Ted Knight, whose egomaniacal pyrotechnics as a newscaster proved a particular delight to audiences but a perennial horror to other characters on television's fabled "Mary Tyler Moore Show," died Tuesday afternoon in his Pacific Palisades home.
The self-styled patrician of the mythical newsroom where boss Lou Grant alternately chided and confided in Miss Moore, was 62 and had cancer.
Born Tadeus Wladyslaw Konopka in Terryville, Conn., where he was called "Sausage" because of his Polish blood, Ted Knight and newscaster Ted Baxter became indelibly mixed in the minds of TV viewers from the day "Mary Tyler Moore" went on the air, Sept. 19, 1970.
He was the pompous, overbearing sage of the WJM-TV news department--the on-the-air presence for the words written by Murray Slaughter (Gavin McLeod) as edited by Miss Moore's Mary Richards under the direction of Grant (portrayed by Ed Asner, who went on to star in his own "Lou Grant" series).
Won Two Emmys
Baxter found himself constantly surrounded by a group of co-workers who never could comprehend what he perceived as his dramatic sensitivities. Their attempts to bring him back to the real world of news broadcasting generally ended in angry frustration on both sides.
He was the strutting, immaculately garbed popinjay who swept into the newsroom for each evening's broadcast hollering "Hi guys," much like a monarch greeting his subjects.
It was a job, he said when the show went off the air in 1977, "that gave me more happiness than I ever had in life."
It also led to two supporting actor Emmys, for the 1972-73 and 1975-76 seasons and his own program, "The Ted Knight Show," which survived only a month in 1978. Most recently he had been the middle-aged, hard-pressed father on "Too Close for Comfort," ranked No. 1 among situation comedies currently in first-run syndication.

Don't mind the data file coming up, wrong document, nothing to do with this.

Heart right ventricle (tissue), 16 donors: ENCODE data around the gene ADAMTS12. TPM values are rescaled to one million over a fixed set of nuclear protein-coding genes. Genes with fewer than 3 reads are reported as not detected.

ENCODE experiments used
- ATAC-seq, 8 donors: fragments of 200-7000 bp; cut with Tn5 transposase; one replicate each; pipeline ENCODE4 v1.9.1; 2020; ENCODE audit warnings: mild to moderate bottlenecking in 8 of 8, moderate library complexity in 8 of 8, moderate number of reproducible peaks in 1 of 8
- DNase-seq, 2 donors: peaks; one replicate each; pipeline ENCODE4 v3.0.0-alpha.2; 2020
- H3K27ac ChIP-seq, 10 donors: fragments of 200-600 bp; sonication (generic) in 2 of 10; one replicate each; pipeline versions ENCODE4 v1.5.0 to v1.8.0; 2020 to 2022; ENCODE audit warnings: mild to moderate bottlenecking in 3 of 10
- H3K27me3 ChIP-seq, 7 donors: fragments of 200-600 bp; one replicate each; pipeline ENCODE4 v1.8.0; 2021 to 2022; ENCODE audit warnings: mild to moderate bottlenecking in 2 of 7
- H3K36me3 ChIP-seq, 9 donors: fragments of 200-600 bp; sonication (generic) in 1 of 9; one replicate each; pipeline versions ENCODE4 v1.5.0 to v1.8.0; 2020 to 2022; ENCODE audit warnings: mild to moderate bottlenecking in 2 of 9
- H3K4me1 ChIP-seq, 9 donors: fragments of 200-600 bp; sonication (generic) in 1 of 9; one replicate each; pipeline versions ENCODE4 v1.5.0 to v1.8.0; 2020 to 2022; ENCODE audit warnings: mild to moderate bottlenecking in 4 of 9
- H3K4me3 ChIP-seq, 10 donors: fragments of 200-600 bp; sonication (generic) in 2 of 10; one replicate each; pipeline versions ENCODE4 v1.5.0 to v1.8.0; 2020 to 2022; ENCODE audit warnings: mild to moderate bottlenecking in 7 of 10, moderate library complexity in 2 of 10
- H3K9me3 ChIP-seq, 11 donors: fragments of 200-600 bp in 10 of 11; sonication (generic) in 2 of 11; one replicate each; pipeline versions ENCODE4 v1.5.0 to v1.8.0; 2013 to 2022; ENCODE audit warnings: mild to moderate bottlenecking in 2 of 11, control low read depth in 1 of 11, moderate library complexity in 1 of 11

It was a long way from Terryville for the son of a Polish immigrant bartender and a housewife.
Tadeus Konopka became Ted Knight sometime after dropping out of high school to fight in World War II, where he became one of the first soldiers to enter Berlin.
He entered a Hartford, Conn., drama school and became a minor celebrity in that city as a disc jockey, ventriloquist and puppeteer before moving to New York City for television and radio roles in the mid-1950s.
Knight then came to Hollywood, where he appeared in more than 300 roles, among them the 1981 film "Caddyshack."
But the public persona always remained the embarrassingly exuberant anchorman Ted Baxter, who between shows courted and eventually wed the simple but well-meaning Georgette Franklin.
Knight even developed a nightclub act around Baxter, who was the sole survivor in the final script when Mary Tyler Moore took her show off the air after eight seasons.
Ironically, new management opted to keep only Baxter from the mythical Minneapolis crew--the anchor whose histrionics caused the newscast's low ratings.
Larry Bloustein, vice president for publicity at Mary Tyler Moore Enterprises, said there would be no comment from Miss Moore.
"We are terribly private about this sort of thing," said Bloustein.
"I really loved Ted Baxter and Ted Knight altogether," Grant Tinker, producer of the Mary Tyler Moore Show, said. "I loved them both. They gave so many of us so many great laughs."
Knight, survived by his wife of 36 years, Dorothy, a daughter and two sons, said he patterned Baxter after "all the prima donnas around the radio and TV stations where I'd worked."
"I was one myself," he admitted of his early years in the business.
Services will be private, and the family is asking contributions to the Price-Pottenger Foundation for the Ted Knight Memorial Fund, a financial source for films on children's nutrition and natural life styles. The address is P.O. Box 2614, La Mesa, Calif. 92041.